The phrase “food is medicine” gets thrown around a lot. In many cases, it’s true. In fact, it’s the best kind of medicine; the kind that keeps you from getting ill in the first place.
Our healthcare system tends to be reactive rather than proactive. We address problems once they occur, often not spending enough time looking at how to keep those first dominos that lead to chronic illness from falling. According to a study in the Journal of the American Medical Association, about half of all combined deaths from heart disease, diabetes, and stroke are due to poor diet. That’s around 1,000 deaths per day in the United States. 1,000 preventable deaths from 1,000 preventable diseases.
We often treat the above conditions with medications, which may be effective but would be unnecessary if lifestyle changes were made. Dietary interventions are often suggested as well, but too many patients have neither the time, knowledge, nor resources to understand what in their diet needs to change to address the problems they face.
Enter food pharmacies. They look much like grocery stores, but are stocked with nutritious food like fresh fruits and vegetables, whole grains, lean meats, and fish. A “prescription” might include a one-on-one meeting with a registered dietitian to help plan their choices, recipes to help incorporate these new foods into their diet, hands-on instruction for food preparation, and five (yes, five) days of free, fresh food.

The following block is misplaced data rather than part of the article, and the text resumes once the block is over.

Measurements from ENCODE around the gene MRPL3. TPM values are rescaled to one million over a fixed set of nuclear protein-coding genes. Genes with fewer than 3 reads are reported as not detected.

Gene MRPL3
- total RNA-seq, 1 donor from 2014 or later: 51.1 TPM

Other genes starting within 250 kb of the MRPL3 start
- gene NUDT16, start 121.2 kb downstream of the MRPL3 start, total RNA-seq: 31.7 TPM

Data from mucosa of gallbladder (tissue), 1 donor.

Do these programs work? Geisinger Health System, based in central Pennsylvania, called the results “mind-blowing” in this NPR article on food pharmacies.
An unfortunate but unavoidable question is that of cost. How can you just give food away and keep your business model afloat? Over a year’s time, a patient on the food pharmacy program at Geisinger Health System gets about $1,000 worth of free food. Investing that sum in an individual’s diet actually leads to significant dividends when it comes to healthcare costs. How much? A one-point drop in hemoglobin A1c (which indicates average blood glucose over the previous 8-12 weeks) for one patient saves healthcare providers about $8,000 annually. Investing $1,000 in quality food yields a savings of $8,000 for providers – or more if A1c drops more than one point as it has for many in the Geisinger program.
I’ll bet that if you got that kind of return on your 401k, you wouldn’t hesitate to invest as much as you could. You’d probably also be retired by now. The question is, why aren’t more of us making those same investments in our health by making our food our medicine?